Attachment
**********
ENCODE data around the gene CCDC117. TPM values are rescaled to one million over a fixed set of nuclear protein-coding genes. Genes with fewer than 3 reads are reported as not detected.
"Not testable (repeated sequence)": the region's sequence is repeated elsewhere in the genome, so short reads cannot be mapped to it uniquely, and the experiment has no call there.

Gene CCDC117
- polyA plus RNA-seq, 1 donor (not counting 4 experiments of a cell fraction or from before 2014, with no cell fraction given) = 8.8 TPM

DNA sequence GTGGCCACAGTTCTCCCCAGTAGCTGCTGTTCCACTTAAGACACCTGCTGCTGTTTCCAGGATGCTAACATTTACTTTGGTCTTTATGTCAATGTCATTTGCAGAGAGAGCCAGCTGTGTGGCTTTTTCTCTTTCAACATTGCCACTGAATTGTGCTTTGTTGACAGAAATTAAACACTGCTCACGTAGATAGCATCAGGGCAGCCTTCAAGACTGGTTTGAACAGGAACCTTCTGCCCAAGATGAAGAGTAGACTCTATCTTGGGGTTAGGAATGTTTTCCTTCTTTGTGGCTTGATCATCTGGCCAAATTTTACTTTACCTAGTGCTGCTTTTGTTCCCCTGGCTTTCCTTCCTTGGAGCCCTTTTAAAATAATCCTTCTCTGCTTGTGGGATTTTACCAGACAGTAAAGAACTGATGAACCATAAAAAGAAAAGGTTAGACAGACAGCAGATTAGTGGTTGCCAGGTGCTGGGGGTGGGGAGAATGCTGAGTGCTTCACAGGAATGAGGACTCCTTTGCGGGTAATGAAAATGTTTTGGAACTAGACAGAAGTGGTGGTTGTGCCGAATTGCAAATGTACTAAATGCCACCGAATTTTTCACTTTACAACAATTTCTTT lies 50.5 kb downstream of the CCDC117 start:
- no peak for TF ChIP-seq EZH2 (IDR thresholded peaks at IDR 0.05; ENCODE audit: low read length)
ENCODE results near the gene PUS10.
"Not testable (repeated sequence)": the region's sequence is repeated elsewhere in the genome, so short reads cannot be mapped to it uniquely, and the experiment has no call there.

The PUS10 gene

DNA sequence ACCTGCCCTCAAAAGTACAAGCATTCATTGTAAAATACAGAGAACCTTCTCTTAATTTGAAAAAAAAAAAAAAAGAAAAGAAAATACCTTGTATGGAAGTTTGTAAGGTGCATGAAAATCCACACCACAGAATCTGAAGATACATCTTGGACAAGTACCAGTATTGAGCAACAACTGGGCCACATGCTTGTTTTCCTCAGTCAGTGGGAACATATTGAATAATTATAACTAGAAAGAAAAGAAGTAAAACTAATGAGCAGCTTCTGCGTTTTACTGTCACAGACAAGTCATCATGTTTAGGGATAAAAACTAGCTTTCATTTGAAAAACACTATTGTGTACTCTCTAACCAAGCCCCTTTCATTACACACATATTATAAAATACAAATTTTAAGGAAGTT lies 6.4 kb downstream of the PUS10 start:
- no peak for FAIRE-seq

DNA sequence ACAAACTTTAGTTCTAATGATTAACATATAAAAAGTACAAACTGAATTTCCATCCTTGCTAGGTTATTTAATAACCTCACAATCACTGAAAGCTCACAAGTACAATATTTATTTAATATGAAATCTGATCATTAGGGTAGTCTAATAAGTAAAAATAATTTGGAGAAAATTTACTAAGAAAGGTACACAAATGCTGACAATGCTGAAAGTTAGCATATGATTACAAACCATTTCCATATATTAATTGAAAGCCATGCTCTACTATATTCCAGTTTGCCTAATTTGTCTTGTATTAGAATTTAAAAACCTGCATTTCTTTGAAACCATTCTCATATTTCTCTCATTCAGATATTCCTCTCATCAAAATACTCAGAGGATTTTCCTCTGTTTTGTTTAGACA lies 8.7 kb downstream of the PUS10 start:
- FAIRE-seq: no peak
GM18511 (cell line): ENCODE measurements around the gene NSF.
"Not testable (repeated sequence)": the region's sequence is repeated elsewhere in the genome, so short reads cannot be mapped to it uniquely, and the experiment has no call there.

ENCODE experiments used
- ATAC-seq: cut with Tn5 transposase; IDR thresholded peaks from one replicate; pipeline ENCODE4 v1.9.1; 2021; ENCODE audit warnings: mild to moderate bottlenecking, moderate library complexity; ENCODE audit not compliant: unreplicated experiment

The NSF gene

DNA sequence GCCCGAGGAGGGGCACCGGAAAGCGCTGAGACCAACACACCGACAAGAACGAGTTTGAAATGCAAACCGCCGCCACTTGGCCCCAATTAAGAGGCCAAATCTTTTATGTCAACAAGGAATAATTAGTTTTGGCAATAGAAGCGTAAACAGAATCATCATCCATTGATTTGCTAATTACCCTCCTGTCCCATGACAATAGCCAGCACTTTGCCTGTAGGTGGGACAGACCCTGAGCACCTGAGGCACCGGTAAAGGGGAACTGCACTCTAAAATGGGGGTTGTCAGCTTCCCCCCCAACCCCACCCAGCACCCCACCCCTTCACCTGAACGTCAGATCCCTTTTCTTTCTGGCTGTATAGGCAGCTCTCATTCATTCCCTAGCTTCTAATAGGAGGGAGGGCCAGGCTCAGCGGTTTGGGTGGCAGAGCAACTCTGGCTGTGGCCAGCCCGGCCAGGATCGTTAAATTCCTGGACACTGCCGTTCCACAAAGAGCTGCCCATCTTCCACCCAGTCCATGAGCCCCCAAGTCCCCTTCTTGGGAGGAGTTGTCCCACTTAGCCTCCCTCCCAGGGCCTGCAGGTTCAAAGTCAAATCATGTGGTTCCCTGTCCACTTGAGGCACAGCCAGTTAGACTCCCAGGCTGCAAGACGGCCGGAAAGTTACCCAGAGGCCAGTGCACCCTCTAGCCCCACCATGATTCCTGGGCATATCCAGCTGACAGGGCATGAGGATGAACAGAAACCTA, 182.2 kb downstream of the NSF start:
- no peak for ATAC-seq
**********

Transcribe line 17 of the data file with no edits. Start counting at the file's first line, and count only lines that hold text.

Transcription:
- ATAC-seq: cut with Tn5 transposase; IDR thresholded peaks from one replicate; pipeline ENCODE4 v1.9.1; 2021; ENCODE audit warnings: mild to moderate bottlenecking, moderate library complexity; ENCODE audit not compliant: unreplicated experiment